To actively relax, swap out TV or video game sessions with a walk, some reading, meditation, or even yoga or tai-chi practices. As you incorporate this into your weekly routine, you will notice that it becomes easier to switch to a more relaxed mindset. 

Exercise

As you’ve read a lot in our pieces, exercise is vital for leading a balanced lifestyle. Moving your body and pushing yourself can help reduce inflammation, balance cortisol levels, and help re-define your relationship to stress.

The physical symptoms of stress can be challenging to confront. The body’s response to stress can feel so bad that it causes mental stress, creating a vicious feedback cycle. As your muscles tense, your jaw remains clenched, and your muscles tight, your mind mimics this tightness and rigidity. During the stress response, the mind and body can amplify each other’s distress signals, creating a vicious cycle of tension and anxiety.

The root cause of stress is emotional, but it also has a significant physical component. You can control it by gaining insight, reducing life problems that trigger stress, and modifying behaviors that create unnecessary stress. Stress control can — and should — also involve the body. Studies show that exercise reduces stress hormones, such as adrenaline and cortisol. It also stimulates the production of endorphins, chemicals in the brain that act as natural painkillers and mood elevators.

Learn a New Skill 

Learning something new can help you switch up your routine and get out of your comfort zone. Trying out a new yoga class, trying out a musical instrument, playing a new sport, or meeting up with a new group of people can help you achieve growth and develop self-confidence. Learn to approach stress healthily and embrace change rather than sticking to what’s uncomfortable and reacting negatively to it.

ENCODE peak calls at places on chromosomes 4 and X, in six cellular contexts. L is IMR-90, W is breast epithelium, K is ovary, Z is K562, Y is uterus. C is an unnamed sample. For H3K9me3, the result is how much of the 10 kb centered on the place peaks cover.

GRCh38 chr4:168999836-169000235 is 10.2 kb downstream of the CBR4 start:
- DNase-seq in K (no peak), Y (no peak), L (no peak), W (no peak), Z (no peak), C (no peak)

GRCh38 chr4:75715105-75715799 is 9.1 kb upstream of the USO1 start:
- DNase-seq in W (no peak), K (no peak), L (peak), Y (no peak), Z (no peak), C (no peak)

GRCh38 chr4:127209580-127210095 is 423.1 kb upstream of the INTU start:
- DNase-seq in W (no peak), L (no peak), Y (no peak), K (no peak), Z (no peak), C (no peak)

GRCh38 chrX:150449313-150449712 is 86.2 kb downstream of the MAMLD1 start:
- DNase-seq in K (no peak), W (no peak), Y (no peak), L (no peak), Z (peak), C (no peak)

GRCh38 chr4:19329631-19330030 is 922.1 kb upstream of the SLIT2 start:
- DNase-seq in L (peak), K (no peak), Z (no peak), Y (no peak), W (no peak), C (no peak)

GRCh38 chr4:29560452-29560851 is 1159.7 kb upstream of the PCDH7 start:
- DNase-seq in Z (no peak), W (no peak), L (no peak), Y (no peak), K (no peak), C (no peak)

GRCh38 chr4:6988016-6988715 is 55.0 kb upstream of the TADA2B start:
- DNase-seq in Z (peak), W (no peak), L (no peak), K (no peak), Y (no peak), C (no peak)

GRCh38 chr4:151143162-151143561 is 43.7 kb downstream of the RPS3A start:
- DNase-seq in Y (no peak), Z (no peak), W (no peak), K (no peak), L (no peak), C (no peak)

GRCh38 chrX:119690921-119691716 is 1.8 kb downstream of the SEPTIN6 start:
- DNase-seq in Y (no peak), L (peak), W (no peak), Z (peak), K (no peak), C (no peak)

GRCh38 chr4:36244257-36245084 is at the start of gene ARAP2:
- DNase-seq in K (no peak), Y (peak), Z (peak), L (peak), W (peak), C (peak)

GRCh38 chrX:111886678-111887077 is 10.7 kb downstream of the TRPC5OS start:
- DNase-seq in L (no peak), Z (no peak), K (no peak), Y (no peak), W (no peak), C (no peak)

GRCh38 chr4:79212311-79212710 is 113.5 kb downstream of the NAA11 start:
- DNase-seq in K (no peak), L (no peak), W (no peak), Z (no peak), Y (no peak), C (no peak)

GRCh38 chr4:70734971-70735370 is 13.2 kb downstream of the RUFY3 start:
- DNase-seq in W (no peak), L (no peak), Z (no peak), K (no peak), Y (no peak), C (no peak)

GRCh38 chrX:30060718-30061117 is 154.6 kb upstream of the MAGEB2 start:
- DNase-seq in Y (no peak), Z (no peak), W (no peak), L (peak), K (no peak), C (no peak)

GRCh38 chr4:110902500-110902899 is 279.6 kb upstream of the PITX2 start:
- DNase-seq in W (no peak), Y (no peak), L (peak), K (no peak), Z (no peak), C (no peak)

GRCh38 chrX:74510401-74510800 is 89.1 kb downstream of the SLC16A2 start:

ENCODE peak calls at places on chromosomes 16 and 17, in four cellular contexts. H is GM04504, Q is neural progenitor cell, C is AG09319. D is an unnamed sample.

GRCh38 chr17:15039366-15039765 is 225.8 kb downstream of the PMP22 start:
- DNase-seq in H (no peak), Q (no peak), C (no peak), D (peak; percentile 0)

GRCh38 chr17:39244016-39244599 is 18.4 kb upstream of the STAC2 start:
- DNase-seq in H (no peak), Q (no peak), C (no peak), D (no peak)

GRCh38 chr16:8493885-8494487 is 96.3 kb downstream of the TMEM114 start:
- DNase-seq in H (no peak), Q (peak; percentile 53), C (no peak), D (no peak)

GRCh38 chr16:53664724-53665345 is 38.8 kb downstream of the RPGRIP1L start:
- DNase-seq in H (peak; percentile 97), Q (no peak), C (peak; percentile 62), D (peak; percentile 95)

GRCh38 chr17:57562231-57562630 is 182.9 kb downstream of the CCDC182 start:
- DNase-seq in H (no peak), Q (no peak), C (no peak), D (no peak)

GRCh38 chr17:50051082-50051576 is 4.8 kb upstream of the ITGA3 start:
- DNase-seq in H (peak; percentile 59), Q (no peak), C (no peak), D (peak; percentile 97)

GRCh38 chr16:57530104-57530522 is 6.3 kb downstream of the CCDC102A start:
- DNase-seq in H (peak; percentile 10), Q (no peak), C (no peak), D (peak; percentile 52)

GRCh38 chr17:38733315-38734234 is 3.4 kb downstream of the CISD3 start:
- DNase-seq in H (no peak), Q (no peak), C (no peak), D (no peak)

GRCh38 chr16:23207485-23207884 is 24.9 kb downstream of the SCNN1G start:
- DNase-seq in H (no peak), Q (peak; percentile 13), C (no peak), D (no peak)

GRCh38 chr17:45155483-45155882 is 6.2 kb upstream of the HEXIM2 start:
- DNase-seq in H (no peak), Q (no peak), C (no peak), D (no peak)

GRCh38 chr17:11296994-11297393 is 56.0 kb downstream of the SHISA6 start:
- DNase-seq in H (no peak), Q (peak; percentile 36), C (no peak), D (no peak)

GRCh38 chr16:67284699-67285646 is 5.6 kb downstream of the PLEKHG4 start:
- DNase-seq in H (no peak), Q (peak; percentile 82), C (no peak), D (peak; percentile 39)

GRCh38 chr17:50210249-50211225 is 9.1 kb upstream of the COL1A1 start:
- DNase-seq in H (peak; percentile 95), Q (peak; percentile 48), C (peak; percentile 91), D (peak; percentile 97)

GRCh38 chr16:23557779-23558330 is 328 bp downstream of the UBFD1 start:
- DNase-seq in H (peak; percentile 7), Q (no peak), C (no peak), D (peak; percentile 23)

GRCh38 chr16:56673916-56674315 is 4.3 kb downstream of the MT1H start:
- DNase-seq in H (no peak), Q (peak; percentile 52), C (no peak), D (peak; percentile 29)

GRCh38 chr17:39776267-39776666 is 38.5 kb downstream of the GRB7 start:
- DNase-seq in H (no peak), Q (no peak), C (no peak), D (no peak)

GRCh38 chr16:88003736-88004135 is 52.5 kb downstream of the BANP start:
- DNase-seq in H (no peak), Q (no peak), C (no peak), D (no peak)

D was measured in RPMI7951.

Feed Your Body 

As we mentioned, food is information. If you feed your body a diet heavy in fat and carbohydrates, then inflammation will result. Inflammation triggers a stress response, making it difficult to turn off this system. 

Eating a balanced diet with plenty of whole foods and vegetables from sustainable sources gives your body the nutrients it needs to reduce inflammation and adequately maintain itself. Alongside a balanced lifestyle and a balanced amount of stress, a healthy diet can serve as your natural pharmacy. 

For example, The most pronounced effect of diet on inflammation involves the essential fatty acids (EFA). Without going into too much about this physiology, omega-3 and omega-6 fatty acids act as substrates in cascades that control inflammatory products. Neither are bad; however, the typical North American diet contains larger amounts of omega-6 that predominantly affect the pro-inflammatory pathway. So, try to increase omega-3 consumption to balance healthy fats, reduce inflammation, and improve your adaptability to stress. 

Don’t Let The Cycle of Stress Get The Best Of You!

As we have learned, stress leads to more hunger cravings, which leads to more stress. To disrupt this never-ending cycle, you must put off instant gratification for long-term healing and wellness. As you begin to rest actively, eat better, and improve your relationship with stress, you will notice that your hunger cravings are not as frequent and that your body craves good food over fat and sugar-ridden food. As you progress in this journey, keep track of your HRV using your Hanu wearable to visualize the improvements to your stress response system.